Military Alliance and state interaction
Alliance I: Securitization and Military Build-up or Alliance
Rhetoric or discourse related to military alliances or build ups can be influenced by perceptions and state interaction. A variety of historical factors have shaped a situation in which states have engaged in military build ups or military alliances to address imbalances in energy supplies throughout the world.
For example, when American combat troops were deployed in southern Kazakhstan in 1997, Pentagon officials said that their only objective was to demonstrate American support for the stability of the former Soviet republics and that in Caspian region American needs stable and independent states capable to defend themselves (Klare 2002: 2). Most observers understood that much more was at stake. Vast reserves of oil and natural gas in the Caspian region represent a strategic and economic interest to the United States.
Operation CENTRAZBAT ‘97 demonstrated that the United States possessed both the will and capacity to defend that interest with military forces if necessary (ibid: 4). The American military policy’s determination to ensure US access to overseas supplies of vital resources represents a signal of a dramatic shift toward a more self-interested American strategic agenda (ibid: 6). Military power and alliances were deployed to secure energy resources and compensate for a deficit in energy supplies.
A military alliance and arms race can result from external and internal factors.
Turning first to external factors, the realists argue that it can result from a reaction by one state to another state’s “divide and rule” actions or when the other state is viewed as a military threat. Realists argue that even if states seek to pursue greater security through purely defensive actions that action might raise the “security dilemma” of other states. It has traditionally referred to the action-reaction spiral (an arm race) (Art 1996: 7). This dilemma dictates that actions taken by states to increase their own security, regardless of intent, will lead to rising insecurity for others as these other states can’t afford to view even only defensive actions as other than threatening (Baylis 2008: 103).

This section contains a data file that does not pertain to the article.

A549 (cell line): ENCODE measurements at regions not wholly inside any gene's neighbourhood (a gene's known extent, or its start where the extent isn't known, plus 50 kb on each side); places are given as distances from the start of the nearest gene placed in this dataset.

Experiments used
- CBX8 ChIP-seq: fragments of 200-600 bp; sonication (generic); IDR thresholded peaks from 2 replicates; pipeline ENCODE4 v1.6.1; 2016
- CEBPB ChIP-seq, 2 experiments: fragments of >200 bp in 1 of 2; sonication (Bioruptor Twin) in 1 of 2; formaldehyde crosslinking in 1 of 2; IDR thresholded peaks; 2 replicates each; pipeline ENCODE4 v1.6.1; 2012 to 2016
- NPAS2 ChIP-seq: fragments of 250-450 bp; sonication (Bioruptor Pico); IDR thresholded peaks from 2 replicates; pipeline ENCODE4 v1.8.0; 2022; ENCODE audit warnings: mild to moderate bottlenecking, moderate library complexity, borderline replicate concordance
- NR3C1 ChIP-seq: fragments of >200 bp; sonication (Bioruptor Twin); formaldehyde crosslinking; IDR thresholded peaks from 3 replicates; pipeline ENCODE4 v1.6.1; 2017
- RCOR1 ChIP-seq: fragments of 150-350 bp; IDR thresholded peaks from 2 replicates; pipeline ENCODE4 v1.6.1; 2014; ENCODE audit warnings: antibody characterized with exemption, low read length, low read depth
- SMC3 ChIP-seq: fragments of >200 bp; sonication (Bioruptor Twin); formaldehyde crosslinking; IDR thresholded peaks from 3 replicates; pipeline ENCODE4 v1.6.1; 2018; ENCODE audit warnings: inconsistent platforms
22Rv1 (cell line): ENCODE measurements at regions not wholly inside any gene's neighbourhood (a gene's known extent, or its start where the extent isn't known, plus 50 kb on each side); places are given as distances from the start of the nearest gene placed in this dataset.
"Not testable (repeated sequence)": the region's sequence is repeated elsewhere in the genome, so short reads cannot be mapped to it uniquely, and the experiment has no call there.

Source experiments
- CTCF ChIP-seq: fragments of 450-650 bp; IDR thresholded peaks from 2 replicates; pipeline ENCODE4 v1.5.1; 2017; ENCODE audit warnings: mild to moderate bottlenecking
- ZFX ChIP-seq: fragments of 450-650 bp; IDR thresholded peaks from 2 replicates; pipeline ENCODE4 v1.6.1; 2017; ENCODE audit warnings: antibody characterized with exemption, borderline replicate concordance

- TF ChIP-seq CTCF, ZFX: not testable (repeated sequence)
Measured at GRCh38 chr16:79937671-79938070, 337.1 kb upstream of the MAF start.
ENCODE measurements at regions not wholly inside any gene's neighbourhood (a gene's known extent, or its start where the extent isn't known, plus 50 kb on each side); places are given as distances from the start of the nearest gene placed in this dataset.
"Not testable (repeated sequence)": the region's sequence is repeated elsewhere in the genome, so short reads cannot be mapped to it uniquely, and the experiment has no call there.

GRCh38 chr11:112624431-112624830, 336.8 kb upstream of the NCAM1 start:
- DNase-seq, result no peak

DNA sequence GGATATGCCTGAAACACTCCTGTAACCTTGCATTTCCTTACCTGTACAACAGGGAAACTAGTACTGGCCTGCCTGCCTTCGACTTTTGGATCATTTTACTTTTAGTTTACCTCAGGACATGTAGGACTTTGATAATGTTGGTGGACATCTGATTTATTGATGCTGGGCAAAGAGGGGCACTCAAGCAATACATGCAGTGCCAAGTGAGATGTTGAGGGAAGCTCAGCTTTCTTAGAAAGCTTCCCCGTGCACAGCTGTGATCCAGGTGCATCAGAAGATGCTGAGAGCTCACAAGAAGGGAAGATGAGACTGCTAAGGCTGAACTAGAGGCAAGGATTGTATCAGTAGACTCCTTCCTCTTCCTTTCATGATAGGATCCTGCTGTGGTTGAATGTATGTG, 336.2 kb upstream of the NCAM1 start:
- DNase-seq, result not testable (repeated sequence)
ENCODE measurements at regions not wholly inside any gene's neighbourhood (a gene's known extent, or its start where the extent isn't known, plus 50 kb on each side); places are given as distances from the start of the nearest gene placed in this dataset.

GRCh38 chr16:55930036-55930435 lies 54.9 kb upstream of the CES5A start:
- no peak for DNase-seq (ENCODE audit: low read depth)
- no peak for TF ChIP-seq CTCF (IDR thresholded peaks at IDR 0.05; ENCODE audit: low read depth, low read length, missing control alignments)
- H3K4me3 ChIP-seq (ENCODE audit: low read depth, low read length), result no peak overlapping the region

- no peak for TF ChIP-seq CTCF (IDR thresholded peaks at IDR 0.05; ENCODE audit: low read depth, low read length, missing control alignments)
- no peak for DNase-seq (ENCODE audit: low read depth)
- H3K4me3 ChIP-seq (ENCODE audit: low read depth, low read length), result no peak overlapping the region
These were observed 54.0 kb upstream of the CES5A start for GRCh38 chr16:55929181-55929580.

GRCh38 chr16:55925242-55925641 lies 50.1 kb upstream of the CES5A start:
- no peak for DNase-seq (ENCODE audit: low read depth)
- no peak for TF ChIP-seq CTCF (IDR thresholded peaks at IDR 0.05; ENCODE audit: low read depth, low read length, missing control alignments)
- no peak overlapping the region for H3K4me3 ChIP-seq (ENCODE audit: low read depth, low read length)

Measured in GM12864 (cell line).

The security dilemma differs from security competition and counts for more simple phenomenon which could be only one of the forms that security competition can take (ibid: 8). In discussion about the security of Western Europe and the role of the United States and NATO in the European security, Art argues that despite the existence of the European Security and Defence Policy and the European Monetary Union, security and power still motivate Western European states in their relation to one another. The political elites of Europe do not take a commitment to the rule of law and a pacific resolution in disputes among states for granted. A fear of renationalization and a repeat of the worst experiences from the past lead some to advocate American political and military presence as being crucial if Europe as a whole is ever to achieve a large measure of peace (ibid: 9).
This discussion corresponds to the first kind of alliance in Table 2 which is based on the military approaches to foreign policy and can lead to a military alliance against or excluding the stronger state. On the other hand, Sweden’s political elites, which formally have opposed a military alliance, argue that this kind of alliance limits the freedom of action in foreign policy. This corresponds to the second kind of alliance found in Table 2 which considers a civilian economic alliance with other states and also excludes the more powerful state considered to be a security threat.
As I suggested before, a military alliance can also reflect internal factors, not simply threats. For example, the interests of a military industrial complex or political power linked to the accumulation of military, economic, and political power can lead elites to exaggerate threats and raise military budgets. In contrast to the realists then, an alliance can reflect an exaggerated threat mediated by perceptions and encouraged by the political or economic interests of foreign policy elites tied to militarism, military firms, or military bureaucracies (Feldman 1995; Feldman 2007).
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Source book: Swedish Threat Perception of Nord Stream and the Dual State Energy Security Model: An Analysis of Realism, Resource Interests and Securitization. Author Dragica Suc